Synopses suck. Really, they do. It’s pretty much a truism that if you the writer could have condensed what you wanted to say down to five pages, you’d have written a short story. So, we’ll just take as a given that you are going to lose a lot of detail in the process of converting your baby into its operating instructions. This is doubly true of pitch sheets (more on those later) and pitches, which have the added benefit of performance anxiety, a live audience, and any issues you personally have with public speaking.
So, first, the pitch. A pitch is the verbal version of the pitch sheet, which is your novel on a page, and worse, it begins with the tag line, also known as the one sentence version. Aiee!
There’s all sorts of advice out there on how to do this, what to include in the synopsis, proper format, etc. I’m just going to assume that if you want to look for those things you can, and focus on the key internal emotional context. If you can get that, the rest is an extremely aggravating exercise specific to the book.
What someone is really asking when they ask you about your book is not all the fiddly details, though those are important too. What they’re asking is: Why should I read this book? What’s exciting about the story?
Now, you can never really pick out what will excite someone else about your work, because everyone outside your head interacts with your story in strange and mysterious ways. What you can pick out is what turns you on about the story. For example, I’m a world-driven writer. I do all the other things too, plot, character, theme, prose, etc, and as a part of a pitch or synopses I need to talk about those things. But at core, what gets me going is coming up with a cool world and exploring it through story.
It has been my experience that when I start with setting, and let my enthusiasm about the world drive the conversation, editors and other writers become involved in the conversation and interested in what I’m telling them. Contra, when I start with what I think they want to hear, I bomb.
So, with my novel The Black School, I might start out with “It’s an alternate World War II novel set in a world where industrial scale black magic— sacrifice magic—has become the most important means of combat.” Then I’ll go on to give my audience some of the back story of the world because that’s where a lot of the cool is-like, there is no white magic, at least not at the beginning of the book.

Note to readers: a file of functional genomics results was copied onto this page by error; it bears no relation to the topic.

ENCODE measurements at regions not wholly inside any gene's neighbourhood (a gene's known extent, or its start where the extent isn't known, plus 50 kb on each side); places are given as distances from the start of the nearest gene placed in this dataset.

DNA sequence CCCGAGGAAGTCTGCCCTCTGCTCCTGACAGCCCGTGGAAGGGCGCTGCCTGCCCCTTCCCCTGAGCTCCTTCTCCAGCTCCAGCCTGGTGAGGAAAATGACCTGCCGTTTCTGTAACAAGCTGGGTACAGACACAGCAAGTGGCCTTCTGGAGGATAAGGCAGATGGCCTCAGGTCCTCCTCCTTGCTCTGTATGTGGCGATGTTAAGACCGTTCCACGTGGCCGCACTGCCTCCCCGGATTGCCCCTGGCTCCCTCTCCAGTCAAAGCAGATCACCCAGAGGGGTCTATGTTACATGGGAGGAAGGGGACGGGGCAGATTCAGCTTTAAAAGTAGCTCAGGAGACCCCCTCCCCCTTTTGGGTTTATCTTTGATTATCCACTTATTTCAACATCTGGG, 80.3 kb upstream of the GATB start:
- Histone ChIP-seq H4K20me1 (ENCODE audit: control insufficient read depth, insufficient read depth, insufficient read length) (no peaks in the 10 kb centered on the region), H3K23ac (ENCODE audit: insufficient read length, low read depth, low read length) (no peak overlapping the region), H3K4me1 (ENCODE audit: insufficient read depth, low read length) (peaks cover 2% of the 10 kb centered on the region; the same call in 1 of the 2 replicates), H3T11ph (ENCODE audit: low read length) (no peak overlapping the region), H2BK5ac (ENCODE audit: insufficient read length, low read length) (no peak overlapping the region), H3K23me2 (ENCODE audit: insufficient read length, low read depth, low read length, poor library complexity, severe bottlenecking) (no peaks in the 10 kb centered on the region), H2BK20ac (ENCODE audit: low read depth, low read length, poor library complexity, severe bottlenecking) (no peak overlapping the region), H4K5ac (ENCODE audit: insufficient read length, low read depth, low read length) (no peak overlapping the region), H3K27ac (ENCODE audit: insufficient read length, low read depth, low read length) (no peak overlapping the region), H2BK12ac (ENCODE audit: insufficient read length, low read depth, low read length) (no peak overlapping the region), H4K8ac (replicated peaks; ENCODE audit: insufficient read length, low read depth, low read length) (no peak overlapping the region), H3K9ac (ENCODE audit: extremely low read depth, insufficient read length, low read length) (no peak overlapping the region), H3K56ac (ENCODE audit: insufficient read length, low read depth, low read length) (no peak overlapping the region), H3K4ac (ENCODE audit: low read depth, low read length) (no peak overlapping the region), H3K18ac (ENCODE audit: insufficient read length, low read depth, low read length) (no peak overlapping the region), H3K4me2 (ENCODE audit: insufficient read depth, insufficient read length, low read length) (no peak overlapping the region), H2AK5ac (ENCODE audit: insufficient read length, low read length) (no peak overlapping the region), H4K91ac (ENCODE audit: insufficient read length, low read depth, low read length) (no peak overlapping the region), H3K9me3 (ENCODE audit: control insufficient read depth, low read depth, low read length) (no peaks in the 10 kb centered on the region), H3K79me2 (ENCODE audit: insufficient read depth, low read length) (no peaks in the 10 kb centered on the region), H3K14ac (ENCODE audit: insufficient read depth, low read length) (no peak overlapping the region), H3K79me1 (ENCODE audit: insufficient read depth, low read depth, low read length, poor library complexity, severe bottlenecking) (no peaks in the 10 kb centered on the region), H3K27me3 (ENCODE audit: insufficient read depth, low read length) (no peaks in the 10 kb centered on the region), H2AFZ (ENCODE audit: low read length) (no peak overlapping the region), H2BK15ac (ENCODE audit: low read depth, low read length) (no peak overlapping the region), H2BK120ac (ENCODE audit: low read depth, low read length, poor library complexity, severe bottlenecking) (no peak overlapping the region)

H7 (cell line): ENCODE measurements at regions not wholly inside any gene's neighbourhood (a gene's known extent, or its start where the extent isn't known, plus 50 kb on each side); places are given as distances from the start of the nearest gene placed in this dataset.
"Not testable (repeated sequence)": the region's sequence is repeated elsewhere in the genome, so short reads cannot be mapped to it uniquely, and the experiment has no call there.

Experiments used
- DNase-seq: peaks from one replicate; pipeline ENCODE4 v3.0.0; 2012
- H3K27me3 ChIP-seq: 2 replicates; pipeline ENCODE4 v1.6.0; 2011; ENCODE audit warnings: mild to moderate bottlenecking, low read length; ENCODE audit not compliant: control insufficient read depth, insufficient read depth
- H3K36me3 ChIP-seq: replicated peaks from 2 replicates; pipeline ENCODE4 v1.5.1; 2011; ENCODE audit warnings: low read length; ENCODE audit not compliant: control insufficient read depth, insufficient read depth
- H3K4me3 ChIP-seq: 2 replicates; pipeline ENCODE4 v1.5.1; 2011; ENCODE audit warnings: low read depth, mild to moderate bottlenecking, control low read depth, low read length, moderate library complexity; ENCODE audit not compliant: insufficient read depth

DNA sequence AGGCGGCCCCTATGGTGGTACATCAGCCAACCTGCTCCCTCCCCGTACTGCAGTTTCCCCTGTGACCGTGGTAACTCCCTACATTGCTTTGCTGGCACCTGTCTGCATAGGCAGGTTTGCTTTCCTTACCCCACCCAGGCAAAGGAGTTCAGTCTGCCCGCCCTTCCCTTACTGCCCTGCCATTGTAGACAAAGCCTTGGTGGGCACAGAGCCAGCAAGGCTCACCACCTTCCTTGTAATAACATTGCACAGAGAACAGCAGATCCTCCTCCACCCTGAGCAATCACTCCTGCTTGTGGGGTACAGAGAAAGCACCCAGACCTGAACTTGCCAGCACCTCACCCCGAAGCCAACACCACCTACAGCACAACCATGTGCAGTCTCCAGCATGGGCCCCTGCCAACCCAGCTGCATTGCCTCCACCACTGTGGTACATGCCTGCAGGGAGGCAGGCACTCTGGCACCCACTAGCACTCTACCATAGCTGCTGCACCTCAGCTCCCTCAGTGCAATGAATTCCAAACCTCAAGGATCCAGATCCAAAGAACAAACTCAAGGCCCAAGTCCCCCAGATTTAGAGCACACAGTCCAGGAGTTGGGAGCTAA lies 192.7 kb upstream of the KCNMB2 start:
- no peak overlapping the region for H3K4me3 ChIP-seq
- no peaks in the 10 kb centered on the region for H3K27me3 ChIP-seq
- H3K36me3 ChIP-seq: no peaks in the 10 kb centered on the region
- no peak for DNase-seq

After that, I’ll address the specific setting and the characters involved: The Black School, a young mage student, his mage girlfriend, the teachers, the enemy—shape changers from another dimension—etc. As I go along, I’ll also explain my themes: industrial impact on environment, the ethics of war, the implications of fighting a genuinely, verifiably, evil enemy, when does the end justify the means?
That’s all rough and off the top of my head as I sit here, but it’s also the product of a lot of practice. I’ve been answering the What’s it about? question for years on more than eighteen novels and dozens of short stories. Mostly those questions come from friends, family, and fellow writers, but that’s all to the good. If you practice with a friendly and genuinely interested audience, you’re going to have better results at crunch time.
The things you’re excited to tell your sci-fi buddies about your work should be the exact same things you’re excited to tell an editor or agent, because agents and editors aren’t the job, they’re people who are really interested in the same kinds of stories you are. Neither job is one that someone gets into without loving the genre (Note: the same is true no matter the genre). Run with that, talk about what excites you in the field and what you love about your story and others. You may not make the sale, in fact, considering the odds against any particular sale, you probably won’t. But you might make a friend and you’ll have a hell of lot more fun.
I’ll go into more specifics on pitch sheets and synopses later—though it looks like I may have to write a brand new part four to this series to do it, hmm.